The Films of Franciszka & Stefan Themerson: Why Remake "Apteka"?Stefan and Franciszka Themerson, perhaps the most influential of Polish experimental filmmakers, produced five films from 1930 to 1937 that rank with the greatest of the European avant-garde. These five—Apteka, Europa, Moment Musical, Short Circuit, and The Adventure of a Good Citizen—revealed moving photograms as a new medium.
Equally noteworthy in their own way, as political statements, were Calling Mr. Smith and The Eye and the Ear, filmed in England during World War II for the Film Unit of the Polish Ministry of Information and Documentation in Exile.
Sadly, only the last three films survived the war. We know the rest only from descriptions and single-frame storyboards.
In 1937, the Themersons left Poland to work in Paris among an international community of artists. Two years later, the German invasion of Poland shattered their plans. Stefan joined the French Resistance, while Franciszka escaped to London in 1940. In 1942, they were reunited after the Battle of Britain.
For several years, while the Germans occupied Poland, Stefan and Franciszka worked for the Polish government in exile. They produced Calling Mr. Smith to protest the destruction of Polish culture by the Nazis, but Britain's government censors refused to release the explicitly anti-war film.
Stefan Themerson described his earliest film, Apteka (Pharmacy, b/w, silent 35mm, 3:00, Warsaw, 1930), as the first attempt to adapt the photogram technique to film:
The method was simple; in normal photograms objects were placed on light-sensitive paper. We arranged them on semi-transparent paper, using a sheet of glass for support; the camera (an old-fashioned case with a crank) was placed underneath and pointed upwards with the light source situated above the glass. Usually, but not always, by moving the lights (frame after frame) we obtained movement of the shadows and their deformations.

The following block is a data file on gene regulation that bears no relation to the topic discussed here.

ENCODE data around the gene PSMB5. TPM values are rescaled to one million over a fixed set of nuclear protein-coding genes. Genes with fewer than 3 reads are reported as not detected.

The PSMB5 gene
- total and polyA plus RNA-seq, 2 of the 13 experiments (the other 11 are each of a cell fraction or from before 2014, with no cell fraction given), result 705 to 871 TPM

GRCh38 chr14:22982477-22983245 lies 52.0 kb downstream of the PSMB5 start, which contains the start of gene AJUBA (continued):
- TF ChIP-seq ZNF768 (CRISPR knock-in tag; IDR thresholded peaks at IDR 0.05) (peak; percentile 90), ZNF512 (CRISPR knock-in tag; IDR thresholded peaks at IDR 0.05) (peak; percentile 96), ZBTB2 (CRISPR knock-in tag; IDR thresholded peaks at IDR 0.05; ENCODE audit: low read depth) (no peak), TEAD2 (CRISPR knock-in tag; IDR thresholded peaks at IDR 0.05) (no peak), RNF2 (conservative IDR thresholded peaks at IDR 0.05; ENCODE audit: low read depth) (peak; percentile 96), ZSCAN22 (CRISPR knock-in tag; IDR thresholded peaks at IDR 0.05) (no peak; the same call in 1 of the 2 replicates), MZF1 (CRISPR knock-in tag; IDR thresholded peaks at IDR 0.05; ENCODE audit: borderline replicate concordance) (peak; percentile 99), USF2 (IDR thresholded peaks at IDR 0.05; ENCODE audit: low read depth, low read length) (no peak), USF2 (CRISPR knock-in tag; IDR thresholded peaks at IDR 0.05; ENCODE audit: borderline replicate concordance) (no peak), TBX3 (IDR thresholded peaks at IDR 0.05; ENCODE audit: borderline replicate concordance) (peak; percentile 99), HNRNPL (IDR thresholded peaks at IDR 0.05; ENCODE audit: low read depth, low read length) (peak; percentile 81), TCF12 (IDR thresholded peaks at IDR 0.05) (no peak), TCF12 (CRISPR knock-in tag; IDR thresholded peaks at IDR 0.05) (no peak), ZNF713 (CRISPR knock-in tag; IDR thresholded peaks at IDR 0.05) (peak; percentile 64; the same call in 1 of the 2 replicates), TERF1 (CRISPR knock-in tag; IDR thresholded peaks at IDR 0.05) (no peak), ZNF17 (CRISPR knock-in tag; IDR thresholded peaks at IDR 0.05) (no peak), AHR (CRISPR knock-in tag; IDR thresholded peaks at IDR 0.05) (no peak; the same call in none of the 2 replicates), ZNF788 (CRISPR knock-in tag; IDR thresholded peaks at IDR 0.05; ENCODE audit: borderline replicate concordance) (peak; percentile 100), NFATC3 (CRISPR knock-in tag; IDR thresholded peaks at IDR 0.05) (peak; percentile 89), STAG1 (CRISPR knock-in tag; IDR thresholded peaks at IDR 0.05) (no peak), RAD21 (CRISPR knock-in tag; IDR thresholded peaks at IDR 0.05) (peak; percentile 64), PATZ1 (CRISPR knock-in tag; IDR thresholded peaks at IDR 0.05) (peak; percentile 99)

The true subject of this kind of animation was light. The film contained shots of pharmaceutical tools, a siphon, face, clock, and hand. Stefan and Franciszka also used their own photograms made from 1928 to1929l. They sequenced the images according to their poetic and visual values. There was no script.
As expected, the innovative film aroused controversy among film and art critics. Seweryn Tross, a writer for the Polish journal Czas who sympathized with the avant-garde wrote in 1932, "Escapism from content into the area of pure art form in Apteka was for us a new and interesting experiment. It showed the Polish public, which did not know of foreign avant-garde films, the emotional value of cinematic image itself, irrespective of the content.”
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